Saturday, July 13, 2013

A quote from Samuelson and Solow 1960

Click this link or else bears will be angry.

I think this quote makes it clear that the rational expectations revolution was based on fraudulent intellectual history.  I don't think it shows that the fresh water and new Keynesian schools of macroeconomics have made no useful advances during my lifetime (that is since 1960).  I'm sure they have made useful advances, although their claim to have improved on the thought of Samuelson and Solow is based entirely on critiquing the legend of one figure quoted out of context.   It is the legend to their figure 2 which shows a stylized Phillips curve.  The following paragraph basically explains what a graph is.

I quote the immediately following three paragraphs as published in May 1960 before I was born.
(update: emphasis mine)

Aside from the usual warning that these are simply our best guesses we must give another caution.  All of our discussion has been phrased in short-run terms, dealing with what might happen in hte next few years.  It would be wrong, though, to think that our Figure 2 menu that related obtainable price an unemployment behavior will maintain its same shape in the longer run.  What we do in a policy way during the next few years might cause it to shift in  a definite way. 
Thus, it is conceivable that after they ha produced a low-pressure economy, the believers in demand-pull might be disappointed in the short run; i.e., prices might continue to rise although unemployment was considerable.  Nevertheless, it might be that the low-pressure demand would so act upon wage and other expectations as to shift the curve downward in the longer run -- so that over a decade, the economy ight enjoy higher employment with price stability than our present day estimate would indicate. 
But also the opposite is conceivable.  A low-pressure economy might build within itself over the years larger and nd larger amounts of structural unemployment (the reverseof what happene from 1941 to 1953 as a result of strong war and postwar demands).  The result would be an upward shift of our menu of choice, with more and more unemployment being needed just to keep prices stable.

 "Analytical Aspects of Anti-Inflation Policy" Paul H. Samuelson; Robert M. Solow American Economic Reivew Vol. 50, No. 2, Papers and Procedings of the Seventy-second Annual Meeting of the American Economic Association (May, 1960), 177-194.

I don't think that Milton Friedman had anything useful to add.

In 1960 Samuelson and Solow  did not at all write what Friedman insinuated that they wrote.  In fact, in 1960 they said the Phillips curve showed a short term but *not* a long term tradeoff. They explained that it would shift for two reasons. First, they predicted that it would shift up and down with expected inflation.  In other words, Friedman is guilty not only of distorting the claims of Samuelson and Solow but of presenting their clearly stated prediction as his own.  Not to put to fine a point on it, he plagiarized them when pretending to critique them.  But wait, there's more.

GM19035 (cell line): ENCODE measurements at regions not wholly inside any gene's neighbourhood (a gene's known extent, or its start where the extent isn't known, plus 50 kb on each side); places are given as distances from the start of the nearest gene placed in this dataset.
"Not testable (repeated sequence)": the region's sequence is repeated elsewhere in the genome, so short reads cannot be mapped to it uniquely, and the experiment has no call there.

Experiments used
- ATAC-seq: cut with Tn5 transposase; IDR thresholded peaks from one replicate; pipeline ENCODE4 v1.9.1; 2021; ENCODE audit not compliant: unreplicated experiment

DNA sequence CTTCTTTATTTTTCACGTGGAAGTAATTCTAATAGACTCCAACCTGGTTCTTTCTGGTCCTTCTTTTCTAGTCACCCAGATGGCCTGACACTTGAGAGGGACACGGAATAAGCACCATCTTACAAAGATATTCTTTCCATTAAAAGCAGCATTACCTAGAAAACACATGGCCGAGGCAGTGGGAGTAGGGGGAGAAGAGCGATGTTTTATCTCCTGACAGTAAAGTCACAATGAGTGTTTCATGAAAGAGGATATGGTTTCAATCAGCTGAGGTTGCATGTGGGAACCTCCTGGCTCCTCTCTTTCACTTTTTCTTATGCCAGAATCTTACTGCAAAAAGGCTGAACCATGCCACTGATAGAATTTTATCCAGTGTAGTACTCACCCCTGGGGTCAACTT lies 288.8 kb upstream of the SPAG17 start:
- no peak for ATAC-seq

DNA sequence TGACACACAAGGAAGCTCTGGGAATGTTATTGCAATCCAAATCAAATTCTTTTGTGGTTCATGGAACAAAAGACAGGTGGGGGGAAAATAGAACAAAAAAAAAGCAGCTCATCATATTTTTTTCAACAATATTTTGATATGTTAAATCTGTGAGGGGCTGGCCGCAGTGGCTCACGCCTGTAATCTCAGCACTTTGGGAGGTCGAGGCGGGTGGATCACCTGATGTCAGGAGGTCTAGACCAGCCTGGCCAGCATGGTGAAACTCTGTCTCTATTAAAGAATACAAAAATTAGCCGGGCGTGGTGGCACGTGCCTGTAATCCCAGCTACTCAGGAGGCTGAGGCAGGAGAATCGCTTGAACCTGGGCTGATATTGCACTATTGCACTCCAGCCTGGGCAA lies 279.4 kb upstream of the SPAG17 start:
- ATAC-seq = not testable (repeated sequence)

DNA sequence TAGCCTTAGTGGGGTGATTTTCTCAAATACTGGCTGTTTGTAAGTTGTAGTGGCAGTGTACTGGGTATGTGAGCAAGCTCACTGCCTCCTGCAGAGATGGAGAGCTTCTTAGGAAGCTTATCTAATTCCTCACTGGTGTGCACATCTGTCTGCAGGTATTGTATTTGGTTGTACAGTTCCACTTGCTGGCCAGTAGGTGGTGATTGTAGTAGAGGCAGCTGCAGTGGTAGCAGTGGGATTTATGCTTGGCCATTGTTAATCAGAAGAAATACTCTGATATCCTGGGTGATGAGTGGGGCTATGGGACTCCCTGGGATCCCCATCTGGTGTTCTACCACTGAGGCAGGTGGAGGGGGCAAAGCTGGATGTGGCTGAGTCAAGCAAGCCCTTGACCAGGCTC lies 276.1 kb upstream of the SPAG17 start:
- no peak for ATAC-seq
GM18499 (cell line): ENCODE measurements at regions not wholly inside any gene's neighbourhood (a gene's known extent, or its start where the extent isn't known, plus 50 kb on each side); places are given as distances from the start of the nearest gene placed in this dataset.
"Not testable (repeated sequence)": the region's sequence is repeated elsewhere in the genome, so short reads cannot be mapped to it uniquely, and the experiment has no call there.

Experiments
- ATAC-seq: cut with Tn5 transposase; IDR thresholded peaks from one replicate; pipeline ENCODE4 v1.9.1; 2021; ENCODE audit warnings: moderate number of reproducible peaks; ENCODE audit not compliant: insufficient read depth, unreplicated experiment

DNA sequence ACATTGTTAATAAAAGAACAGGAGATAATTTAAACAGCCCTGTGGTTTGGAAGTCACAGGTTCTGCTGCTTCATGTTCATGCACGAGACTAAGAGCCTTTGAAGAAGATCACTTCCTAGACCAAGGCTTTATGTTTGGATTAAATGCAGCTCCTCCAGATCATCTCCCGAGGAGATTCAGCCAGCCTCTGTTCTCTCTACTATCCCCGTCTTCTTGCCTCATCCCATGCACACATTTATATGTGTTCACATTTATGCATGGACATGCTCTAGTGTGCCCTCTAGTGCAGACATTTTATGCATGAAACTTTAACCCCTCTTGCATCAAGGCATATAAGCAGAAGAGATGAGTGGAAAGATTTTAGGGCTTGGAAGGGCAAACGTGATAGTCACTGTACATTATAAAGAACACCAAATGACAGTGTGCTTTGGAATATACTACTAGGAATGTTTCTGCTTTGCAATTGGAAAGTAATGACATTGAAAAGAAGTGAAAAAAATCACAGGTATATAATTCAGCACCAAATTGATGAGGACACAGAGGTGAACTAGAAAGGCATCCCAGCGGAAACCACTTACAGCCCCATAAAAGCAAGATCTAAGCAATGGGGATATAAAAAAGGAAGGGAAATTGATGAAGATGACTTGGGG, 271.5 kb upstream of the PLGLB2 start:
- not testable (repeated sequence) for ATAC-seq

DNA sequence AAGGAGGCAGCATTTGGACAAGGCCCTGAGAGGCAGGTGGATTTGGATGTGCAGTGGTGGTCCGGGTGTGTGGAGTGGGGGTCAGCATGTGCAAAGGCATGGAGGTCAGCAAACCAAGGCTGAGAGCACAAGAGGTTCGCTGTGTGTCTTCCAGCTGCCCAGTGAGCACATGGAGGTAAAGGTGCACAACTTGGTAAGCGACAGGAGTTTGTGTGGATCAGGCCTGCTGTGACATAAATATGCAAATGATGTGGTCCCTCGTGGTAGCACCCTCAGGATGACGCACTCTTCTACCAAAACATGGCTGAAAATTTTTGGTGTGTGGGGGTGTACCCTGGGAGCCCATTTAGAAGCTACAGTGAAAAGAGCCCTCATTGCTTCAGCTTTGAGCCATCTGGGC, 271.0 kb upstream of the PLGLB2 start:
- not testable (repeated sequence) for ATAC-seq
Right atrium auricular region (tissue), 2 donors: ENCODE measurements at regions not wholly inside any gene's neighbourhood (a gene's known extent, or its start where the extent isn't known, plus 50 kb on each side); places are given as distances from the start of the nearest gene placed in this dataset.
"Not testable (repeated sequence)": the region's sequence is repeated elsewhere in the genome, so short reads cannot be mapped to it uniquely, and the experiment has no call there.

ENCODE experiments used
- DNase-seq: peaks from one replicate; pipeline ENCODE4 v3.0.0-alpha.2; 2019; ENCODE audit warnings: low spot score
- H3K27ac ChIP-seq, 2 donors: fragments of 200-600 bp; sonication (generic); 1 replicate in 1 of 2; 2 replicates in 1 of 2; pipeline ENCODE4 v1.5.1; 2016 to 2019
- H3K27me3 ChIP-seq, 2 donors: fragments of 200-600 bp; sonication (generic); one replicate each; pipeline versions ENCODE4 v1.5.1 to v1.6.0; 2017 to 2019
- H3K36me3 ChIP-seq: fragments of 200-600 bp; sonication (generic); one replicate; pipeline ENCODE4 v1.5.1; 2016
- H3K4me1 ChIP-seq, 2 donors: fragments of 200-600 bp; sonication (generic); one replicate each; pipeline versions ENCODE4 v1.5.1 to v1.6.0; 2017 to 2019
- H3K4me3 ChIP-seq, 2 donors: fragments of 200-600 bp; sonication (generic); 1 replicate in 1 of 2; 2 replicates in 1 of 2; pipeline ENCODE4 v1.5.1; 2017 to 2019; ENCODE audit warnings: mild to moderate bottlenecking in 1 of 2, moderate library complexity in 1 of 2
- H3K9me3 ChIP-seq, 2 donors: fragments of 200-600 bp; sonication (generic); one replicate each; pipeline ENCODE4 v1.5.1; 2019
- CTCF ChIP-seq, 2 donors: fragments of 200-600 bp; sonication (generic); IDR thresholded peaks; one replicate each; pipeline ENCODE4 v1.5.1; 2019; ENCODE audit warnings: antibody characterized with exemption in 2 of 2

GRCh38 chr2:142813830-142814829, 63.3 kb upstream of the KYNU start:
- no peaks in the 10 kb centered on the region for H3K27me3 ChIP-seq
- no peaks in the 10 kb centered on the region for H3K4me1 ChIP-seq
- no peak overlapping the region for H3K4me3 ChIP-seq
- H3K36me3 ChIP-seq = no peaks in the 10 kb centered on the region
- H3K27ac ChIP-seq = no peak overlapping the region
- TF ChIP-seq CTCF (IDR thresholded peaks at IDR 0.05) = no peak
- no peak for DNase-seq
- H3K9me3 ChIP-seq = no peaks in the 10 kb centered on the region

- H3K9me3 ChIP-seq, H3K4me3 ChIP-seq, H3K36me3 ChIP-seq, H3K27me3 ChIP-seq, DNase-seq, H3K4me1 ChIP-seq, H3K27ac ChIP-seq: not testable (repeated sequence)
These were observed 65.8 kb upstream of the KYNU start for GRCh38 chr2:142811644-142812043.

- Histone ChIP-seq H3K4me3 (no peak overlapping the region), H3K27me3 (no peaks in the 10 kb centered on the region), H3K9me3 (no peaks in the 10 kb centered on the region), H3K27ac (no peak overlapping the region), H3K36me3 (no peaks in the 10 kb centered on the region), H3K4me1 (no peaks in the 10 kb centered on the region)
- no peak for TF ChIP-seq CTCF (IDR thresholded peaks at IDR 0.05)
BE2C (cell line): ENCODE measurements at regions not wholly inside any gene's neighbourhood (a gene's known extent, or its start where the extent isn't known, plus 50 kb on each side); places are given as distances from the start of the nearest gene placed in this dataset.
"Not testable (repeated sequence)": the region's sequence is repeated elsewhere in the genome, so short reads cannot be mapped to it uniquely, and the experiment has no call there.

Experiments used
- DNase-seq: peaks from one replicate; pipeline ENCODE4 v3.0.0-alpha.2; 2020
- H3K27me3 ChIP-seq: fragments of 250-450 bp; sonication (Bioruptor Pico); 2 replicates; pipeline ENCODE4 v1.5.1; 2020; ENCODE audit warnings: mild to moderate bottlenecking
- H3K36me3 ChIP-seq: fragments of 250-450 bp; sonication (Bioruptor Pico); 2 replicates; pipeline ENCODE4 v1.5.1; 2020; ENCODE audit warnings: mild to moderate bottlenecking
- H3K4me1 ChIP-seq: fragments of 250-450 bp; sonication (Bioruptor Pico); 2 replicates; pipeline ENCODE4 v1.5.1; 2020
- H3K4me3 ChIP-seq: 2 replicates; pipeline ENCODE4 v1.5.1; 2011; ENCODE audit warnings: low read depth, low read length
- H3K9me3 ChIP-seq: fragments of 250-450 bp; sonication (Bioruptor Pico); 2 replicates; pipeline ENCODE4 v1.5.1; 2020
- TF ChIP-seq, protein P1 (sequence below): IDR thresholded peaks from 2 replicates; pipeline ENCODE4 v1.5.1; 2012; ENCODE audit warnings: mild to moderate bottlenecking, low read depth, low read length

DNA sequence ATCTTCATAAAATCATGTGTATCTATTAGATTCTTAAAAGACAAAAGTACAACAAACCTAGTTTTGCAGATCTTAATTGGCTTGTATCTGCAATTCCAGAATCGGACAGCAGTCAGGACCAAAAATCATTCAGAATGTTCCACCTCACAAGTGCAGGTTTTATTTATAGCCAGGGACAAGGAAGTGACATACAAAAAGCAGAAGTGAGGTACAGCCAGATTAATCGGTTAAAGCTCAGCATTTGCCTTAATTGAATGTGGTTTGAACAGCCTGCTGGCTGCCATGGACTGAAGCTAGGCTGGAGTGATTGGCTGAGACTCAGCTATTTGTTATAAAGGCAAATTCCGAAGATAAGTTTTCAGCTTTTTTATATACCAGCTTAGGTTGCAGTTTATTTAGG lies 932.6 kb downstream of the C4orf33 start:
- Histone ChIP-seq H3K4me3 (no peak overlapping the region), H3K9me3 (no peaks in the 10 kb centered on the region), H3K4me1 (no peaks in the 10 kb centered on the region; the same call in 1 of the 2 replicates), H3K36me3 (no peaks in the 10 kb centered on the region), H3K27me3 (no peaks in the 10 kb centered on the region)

In the next paragraph they went on to note that the Phillips curve will shift out as cyclical unemployment becomes structural.  Samuelson's nephew (and OJ Blanchard) presented this insight as original 25 years later and called it "hysteresis".  In standard watererd down for the public histories of macro thought it is fairly common  to present the progression Samuelson and Solow claimed the Phillips curve was a stable long term tradeoff.  Friedman and Phelps achieved a scientific revolution by noting that the Phillips curve depended on expected inflation. Further research suggests it is even more complicated that Friedman knew as the NAIRU can shift due to hysteresis (this is still so brand new that it hasn't been incorporated into standard macro models after an alleged 28 but actual 52 years).  In fact, it is all there in Samuelson and Solow 1960.

update: typo corrected and a word bolded


Student said...

Friedman and Phelps said a bit more than "the relationship might change over time".

They argued that people's **expectations would adapt** so that "menu" totally disappeared in the long-run.

I don't see anything about expectations in what you quoted. So how can you say that Friedman and Phelps added nothing?

Robert said...

Dear Student

I am puzzled to note that you are able to write correct English but are not able to read. I quote again from Samuelson and Solow 1960 "expectations". There are only two ways you could fail to see anything about expectations in the quoted passage. Either you chose not to read it or you are blind.

I did not at all claim that Solow and Samuelson 1960 was the same as Friedman's presidential address. As I clearly explained, the third paragraph is not at all like the presidential address. Yes indeed Friedman differed from Samuelson and Solow as he asserted that unemployment would be the same for any monetary policy once expectations adapted. He clearly disagreed with them, He was clearly wrong. Later data show not that the presidential address was the same as Samuelson and Solow 1960 but that it was a regression from an accurate cautious (and necessarily weak) claim about the economy to the confident assertion that something which had happened and would happen again couldn't happen.